Jon starts by asking how this whole idea got started.
Brendan explains the timeline of a one week spin up cycle for a project.
Jon asks if the projects just die at the end of a week, and if people are continuing to work on past projects. Paul and Andrew talk about the continuing work on all projects, including MarkPad .
Jon says he thinks the concern of abandoned open source projects is overblown – collaboration is good, working
Jon asks about the projects they’ve done so far, and the guys run through the list.
Brendan explains how the different projects are selected.
Jon asks about how technologies are selected. Brendan says that it’s all based on who shows up, and Andrew mentions the wide variety of technologies that have been covered so far.
Paul says that the "bite sized projects" have been a good way for developers who are new to open source to get started. Jon asks how new developers can get ramped up, and Brendan lists some of the onboarding resources. Andrew explains that it’s hard to write much documentation when the projects are running for a week. Andrew mentions some of the Git documentation they’ve got written up.
Scott K says he’s got a ton of personal projects that he doesn’t have time for. Everyone talks about the benefit of getting a team on a project for a week.
Jon asks about some of the common frameworks that they use over and over. Paul talks about MahApps.
Scott K asks about non-CLR project, like some crazy project in obscure languages. Brendan says the main focus is on building something useful in a week, which usually leads towards common languages. Brendan says that projects in other languages really need a "champion" to show up and lead the project for a week – and the door’s open.
Jon asks about the community reaction overall. The guys talk about the wide attention, as well as some negative reactions from onlookers who want to see other technologies represented.
Jon says he thinks there was some pent up need for energy in the .NET open source space, and asks if that was part of the reason for getting this started.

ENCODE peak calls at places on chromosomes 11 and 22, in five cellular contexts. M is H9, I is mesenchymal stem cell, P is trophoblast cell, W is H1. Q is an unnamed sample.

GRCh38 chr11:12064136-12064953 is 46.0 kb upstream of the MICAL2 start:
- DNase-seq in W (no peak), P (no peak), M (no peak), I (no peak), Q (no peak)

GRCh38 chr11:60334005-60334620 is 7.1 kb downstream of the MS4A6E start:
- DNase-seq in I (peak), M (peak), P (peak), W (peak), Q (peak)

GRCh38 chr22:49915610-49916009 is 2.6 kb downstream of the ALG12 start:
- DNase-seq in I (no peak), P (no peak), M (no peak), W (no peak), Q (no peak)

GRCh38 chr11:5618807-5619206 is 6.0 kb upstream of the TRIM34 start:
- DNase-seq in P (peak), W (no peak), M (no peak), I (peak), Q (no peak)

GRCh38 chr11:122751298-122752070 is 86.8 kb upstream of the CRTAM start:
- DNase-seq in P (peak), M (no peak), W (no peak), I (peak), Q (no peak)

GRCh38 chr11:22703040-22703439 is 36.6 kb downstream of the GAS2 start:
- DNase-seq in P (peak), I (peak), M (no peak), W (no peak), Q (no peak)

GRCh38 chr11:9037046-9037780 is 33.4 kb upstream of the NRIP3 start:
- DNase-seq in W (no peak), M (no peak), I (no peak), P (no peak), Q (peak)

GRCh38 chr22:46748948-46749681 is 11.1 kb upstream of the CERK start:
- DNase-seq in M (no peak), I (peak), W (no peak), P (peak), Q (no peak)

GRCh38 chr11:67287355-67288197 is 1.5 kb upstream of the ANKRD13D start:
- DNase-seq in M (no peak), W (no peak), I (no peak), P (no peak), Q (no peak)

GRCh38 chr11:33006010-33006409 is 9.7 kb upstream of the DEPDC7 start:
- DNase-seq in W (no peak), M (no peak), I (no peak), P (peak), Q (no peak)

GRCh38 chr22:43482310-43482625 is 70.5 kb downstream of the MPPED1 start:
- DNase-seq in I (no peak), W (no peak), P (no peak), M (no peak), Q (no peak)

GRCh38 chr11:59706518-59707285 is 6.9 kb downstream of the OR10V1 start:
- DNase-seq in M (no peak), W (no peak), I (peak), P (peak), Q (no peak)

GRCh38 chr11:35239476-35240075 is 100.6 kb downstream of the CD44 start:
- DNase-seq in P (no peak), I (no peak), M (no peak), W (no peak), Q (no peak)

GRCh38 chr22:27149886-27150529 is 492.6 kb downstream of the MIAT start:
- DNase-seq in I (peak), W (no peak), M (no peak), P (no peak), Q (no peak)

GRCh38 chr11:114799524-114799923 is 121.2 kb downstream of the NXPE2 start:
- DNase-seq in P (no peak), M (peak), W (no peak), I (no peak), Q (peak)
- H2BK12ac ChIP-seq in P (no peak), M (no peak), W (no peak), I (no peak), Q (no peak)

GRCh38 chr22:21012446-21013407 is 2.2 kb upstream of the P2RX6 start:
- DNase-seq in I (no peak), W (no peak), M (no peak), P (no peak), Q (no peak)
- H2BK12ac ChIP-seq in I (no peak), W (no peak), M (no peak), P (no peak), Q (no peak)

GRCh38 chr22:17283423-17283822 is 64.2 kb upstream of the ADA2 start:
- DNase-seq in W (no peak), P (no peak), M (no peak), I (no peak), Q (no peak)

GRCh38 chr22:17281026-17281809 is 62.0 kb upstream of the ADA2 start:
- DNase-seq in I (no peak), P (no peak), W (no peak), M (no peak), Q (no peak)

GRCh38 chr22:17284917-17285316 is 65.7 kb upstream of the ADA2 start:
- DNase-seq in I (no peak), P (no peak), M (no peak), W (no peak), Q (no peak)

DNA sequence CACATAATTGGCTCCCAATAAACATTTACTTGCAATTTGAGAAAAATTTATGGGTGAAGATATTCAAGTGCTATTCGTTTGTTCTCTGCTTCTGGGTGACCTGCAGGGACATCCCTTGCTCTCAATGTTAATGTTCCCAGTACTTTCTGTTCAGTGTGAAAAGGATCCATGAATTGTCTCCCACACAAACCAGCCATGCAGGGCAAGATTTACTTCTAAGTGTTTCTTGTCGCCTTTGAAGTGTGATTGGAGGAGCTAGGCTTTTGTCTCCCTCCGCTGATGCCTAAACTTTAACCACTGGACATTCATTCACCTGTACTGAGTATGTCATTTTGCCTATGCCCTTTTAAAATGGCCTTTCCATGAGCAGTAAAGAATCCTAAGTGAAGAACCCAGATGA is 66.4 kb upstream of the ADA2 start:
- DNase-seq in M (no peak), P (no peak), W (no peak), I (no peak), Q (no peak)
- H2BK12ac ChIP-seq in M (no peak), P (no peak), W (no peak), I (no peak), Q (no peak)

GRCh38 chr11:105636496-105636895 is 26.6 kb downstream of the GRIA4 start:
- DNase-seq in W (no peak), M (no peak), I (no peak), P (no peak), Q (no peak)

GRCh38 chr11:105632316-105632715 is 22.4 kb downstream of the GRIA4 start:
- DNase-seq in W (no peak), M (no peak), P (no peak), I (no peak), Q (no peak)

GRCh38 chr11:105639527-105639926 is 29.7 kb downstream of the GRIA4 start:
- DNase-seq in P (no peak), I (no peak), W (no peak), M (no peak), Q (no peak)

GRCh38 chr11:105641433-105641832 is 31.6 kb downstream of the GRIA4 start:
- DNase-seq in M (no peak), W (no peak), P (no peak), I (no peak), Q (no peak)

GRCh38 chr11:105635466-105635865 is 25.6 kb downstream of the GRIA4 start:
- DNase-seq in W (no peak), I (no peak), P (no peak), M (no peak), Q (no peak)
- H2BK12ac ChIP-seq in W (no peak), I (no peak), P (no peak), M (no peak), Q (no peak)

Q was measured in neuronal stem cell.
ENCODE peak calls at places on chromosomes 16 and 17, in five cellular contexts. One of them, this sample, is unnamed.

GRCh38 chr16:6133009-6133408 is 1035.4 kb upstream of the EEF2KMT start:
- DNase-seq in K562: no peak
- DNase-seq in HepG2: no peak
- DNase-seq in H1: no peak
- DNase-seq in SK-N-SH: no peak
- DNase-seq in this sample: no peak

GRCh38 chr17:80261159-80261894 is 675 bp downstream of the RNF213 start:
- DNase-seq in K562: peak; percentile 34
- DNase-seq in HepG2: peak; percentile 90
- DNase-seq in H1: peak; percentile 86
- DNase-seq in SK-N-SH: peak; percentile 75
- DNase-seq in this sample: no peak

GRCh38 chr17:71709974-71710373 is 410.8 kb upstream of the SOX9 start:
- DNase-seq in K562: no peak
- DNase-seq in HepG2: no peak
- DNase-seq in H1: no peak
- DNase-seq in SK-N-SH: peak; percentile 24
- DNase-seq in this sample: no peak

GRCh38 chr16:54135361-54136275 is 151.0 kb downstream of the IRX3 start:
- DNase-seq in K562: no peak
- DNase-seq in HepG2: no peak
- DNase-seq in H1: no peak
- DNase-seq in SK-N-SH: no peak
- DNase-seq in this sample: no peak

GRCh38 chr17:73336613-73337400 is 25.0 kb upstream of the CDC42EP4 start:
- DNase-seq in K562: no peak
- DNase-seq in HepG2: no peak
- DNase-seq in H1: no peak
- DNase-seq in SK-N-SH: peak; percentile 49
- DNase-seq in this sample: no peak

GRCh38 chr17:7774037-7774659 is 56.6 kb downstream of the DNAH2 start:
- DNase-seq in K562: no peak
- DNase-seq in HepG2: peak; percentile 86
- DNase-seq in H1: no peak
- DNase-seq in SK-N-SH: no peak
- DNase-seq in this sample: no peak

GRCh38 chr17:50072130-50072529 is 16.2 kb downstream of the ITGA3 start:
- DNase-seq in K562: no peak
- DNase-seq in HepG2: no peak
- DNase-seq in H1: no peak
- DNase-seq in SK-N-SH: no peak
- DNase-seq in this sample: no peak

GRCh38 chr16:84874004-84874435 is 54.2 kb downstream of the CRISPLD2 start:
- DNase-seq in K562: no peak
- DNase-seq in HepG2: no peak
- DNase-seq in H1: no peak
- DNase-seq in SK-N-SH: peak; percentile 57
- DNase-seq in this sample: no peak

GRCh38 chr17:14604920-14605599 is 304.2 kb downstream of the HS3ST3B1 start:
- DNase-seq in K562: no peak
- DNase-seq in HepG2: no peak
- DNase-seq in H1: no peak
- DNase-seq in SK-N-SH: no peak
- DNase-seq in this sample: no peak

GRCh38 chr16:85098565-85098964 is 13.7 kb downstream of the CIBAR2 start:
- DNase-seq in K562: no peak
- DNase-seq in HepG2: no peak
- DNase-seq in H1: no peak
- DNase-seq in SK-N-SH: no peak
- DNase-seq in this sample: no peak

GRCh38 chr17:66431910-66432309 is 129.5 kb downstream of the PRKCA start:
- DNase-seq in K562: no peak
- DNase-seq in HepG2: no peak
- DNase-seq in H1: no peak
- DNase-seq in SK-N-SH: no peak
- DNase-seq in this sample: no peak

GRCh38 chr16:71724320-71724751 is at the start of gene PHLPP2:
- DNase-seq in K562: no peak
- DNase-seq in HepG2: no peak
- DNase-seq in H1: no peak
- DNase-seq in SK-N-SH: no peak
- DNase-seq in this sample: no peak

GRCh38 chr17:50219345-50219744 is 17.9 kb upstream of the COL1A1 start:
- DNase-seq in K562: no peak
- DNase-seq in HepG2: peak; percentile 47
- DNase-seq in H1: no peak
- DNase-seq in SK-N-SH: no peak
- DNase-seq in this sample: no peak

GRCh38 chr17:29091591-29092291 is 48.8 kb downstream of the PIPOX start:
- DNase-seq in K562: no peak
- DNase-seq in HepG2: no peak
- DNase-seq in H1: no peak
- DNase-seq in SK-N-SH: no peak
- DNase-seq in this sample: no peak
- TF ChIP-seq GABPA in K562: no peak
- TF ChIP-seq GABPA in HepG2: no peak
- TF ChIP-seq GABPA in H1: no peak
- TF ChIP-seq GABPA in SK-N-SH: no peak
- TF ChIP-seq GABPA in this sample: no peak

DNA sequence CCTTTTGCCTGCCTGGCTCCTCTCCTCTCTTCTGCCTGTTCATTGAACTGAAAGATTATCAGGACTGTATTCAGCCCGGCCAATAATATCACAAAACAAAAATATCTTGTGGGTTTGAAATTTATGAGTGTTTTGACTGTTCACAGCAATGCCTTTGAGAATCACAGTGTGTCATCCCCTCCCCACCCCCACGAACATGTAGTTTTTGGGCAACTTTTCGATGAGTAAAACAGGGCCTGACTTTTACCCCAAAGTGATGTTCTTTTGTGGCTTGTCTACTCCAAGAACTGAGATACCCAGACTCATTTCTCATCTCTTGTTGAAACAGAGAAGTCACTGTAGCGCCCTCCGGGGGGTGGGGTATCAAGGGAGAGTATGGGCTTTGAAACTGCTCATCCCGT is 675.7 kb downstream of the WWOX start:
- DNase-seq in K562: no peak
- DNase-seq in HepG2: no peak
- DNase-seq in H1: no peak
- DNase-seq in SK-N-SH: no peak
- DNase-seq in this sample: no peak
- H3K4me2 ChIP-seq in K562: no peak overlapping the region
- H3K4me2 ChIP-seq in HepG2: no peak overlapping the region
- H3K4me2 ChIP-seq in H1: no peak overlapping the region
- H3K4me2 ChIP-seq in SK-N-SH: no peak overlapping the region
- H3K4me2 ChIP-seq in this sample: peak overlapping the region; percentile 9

Jon asks Paul about the "Mah" name he’s used for his open source projects.
There’s a discussion of developing while hungry, including the Pretzel project name and the "Jon should make me a delicious cake" incident.
Andrew talks about the GTFO project – GitHub Tools For Outlook
Jon asks about the .NET developer community in Australia. Is it as huge as it seems?
Question from Twitter – @wolfbyte asks: "How do you balance the shifting of tools / ideas / processes against the goal of attracting people to open source development.
Another question from @wolfbyte: "Are you guys tired yet?" (Yes!)
Jon asks if there’s thought as to how to scale things going forward to all the work doesn’t fall on Paul/Brendan/Andrew for all projects. Is there a possibility to bring in guest leads for a week?
There’s a discussion of HattersGonnaHat and the Konami code. Jon announces a new KDD movement: Konami Driven Development.
Some discussion of Windows 8 development (update: the 3/5 – 3/12 project is Windows 8).
Would it be possible to do more cross-platform work? Silverlight?
What will the future projects be? Jon campaigns (in vain) for his Diff/Merge 2000 project proposal.
Jon asks for more information about how they run all the behind-the-scenes communications and infrastructure. GitHub, App Harbor, JabbR – all are low friction and low / no cost.
Jon asks about the amount of work involved in accepting pull requests.
Brendan talks about the test coverage in code submissions. Paul says that having testing frameworks in place makes it a lot more likely that people will write the tests.
Brendan wraps with a call to look at Code52.org and get started. Jon pledges to fly to Australia in luggage class, then offends everyone by confusing Australia with New Zealand.
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